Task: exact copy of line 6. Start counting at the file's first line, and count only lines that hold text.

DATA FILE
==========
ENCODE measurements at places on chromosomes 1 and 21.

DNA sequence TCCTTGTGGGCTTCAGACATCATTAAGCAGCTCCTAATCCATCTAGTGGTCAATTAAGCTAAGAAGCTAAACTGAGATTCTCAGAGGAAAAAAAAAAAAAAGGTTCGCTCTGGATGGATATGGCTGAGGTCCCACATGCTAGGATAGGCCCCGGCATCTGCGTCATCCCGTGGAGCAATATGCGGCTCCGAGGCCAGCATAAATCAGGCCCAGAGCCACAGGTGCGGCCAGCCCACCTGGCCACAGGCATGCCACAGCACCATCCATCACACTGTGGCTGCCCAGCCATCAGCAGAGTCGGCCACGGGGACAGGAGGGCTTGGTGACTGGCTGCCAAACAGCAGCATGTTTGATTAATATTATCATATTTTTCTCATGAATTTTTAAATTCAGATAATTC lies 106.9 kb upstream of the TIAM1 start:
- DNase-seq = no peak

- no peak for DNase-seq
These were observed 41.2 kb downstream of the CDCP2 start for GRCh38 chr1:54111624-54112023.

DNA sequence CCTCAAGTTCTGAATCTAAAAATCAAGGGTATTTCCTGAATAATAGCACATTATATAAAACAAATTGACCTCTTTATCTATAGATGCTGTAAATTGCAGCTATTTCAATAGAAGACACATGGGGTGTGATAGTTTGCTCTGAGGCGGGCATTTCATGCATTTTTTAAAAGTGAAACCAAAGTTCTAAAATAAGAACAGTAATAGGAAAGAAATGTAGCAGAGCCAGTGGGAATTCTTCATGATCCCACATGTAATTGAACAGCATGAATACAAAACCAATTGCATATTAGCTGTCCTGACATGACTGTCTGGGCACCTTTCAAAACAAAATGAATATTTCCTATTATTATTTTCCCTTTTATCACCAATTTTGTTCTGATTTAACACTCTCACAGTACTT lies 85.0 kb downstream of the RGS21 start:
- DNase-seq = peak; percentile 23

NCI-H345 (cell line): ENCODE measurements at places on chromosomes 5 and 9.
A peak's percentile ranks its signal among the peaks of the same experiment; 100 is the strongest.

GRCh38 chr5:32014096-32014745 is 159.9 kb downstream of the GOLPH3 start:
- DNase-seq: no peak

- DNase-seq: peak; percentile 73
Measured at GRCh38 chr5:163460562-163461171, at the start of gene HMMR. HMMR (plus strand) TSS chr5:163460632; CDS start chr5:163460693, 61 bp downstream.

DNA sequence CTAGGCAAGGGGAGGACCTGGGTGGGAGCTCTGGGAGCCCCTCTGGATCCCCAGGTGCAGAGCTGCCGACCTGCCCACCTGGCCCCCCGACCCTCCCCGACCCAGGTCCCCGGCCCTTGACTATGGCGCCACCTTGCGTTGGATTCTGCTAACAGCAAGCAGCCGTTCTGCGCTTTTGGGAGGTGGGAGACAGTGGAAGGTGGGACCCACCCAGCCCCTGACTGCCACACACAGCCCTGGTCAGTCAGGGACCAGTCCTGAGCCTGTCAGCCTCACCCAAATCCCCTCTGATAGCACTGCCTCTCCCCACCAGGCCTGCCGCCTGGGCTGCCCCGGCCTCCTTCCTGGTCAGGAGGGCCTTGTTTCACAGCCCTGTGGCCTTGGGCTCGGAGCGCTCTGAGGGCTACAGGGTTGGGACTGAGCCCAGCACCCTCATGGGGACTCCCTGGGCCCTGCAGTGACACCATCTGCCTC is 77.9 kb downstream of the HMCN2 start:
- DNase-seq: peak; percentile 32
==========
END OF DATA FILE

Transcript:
DNA sequence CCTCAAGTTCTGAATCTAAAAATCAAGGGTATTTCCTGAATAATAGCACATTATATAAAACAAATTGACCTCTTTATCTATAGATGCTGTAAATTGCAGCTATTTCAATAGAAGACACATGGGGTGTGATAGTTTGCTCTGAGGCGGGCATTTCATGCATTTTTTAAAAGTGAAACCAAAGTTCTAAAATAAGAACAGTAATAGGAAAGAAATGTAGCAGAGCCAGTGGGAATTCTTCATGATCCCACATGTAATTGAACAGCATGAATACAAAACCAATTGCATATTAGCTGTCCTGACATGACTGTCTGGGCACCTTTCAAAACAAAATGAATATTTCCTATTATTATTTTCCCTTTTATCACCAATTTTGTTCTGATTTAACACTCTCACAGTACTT lies 85.0 kb downstream of the RGS21 start: